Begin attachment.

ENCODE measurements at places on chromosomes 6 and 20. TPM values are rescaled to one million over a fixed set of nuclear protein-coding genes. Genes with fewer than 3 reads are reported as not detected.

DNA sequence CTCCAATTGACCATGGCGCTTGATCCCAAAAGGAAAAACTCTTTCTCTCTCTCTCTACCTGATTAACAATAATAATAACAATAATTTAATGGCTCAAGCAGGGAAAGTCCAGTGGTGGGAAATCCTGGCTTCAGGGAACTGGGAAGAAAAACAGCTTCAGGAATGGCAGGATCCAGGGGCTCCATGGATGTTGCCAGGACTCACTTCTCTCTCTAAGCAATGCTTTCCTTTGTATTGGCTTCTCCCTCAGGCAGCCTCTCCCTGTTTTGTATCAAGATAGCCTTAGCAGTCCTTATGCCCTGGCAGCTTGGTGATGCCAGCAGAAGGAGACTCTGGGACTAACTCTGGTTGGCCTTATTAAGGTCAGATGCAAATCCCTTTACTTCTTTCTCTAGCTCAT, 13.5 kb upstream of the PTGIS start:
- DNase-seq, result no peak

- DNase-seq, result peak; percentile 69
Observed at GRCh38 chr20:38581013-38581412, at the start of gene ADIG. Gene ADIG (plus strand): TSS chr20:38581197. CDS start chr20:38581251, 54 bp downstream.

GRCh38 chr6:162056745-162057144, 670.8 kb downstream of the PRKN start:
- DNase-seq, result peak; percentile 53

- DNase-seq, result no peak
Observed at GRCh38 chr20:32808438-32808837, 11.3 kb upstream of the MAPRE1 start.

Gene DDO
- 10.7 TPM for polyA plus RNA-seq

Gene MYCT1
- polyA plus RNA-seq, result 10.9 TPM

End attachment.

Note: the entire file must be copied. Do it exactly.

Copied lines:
ENCODE measurements at places on chromosomes 6 and 20. TPM values are rescaled to one million over a fixed set of nuclear protein-coding genes. Genes with fewer than 3 reads are reported as not detected.

DNA sequence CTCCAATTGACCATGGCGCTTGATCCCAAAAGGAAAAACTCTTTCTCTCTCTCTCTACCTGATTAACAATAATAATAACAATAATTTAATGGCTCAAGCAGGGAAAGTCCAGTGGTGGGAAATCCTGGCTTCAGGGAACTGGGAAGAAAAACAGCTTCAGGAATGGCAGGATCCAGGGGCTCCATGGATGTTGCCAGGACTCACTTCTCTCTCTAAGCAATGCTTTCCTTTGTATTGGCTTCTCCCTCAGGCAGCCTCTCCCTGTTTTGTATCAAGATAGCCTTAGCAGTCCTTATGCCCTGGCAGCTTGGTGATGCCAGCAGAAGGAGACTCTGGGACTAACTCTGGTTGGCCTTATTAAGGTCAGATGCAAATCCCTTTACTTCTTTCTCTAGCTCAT, 13.5 kb upstream of the PTGIS start:
- DNase-seq, result no peak

- DNase-seq, result peak; percentile 69
Observed at GRCh38 chr20:38581013-38581412, at the start of gene ADIG. Gene ADIG (plus strand): TSS chr20:38581197. CDS start chr20:38581251, 54 bp downstream.

GRCh38 chr6:162056745-162057144, 670.8 kb downstream of the PRKN start:
- DNase-seq, result peak; percentile 53

- DNase-seq, result no peak
Observed at GRCh38 chr20:32808438-32808837, 11.3 kb upstream of the MAPRE1 start.

Gene DDO
- 10.7 TPM for polyA plus RNA-seq

Gene MYCT1
- polyA plus RNA-seq, result 10.9 TPM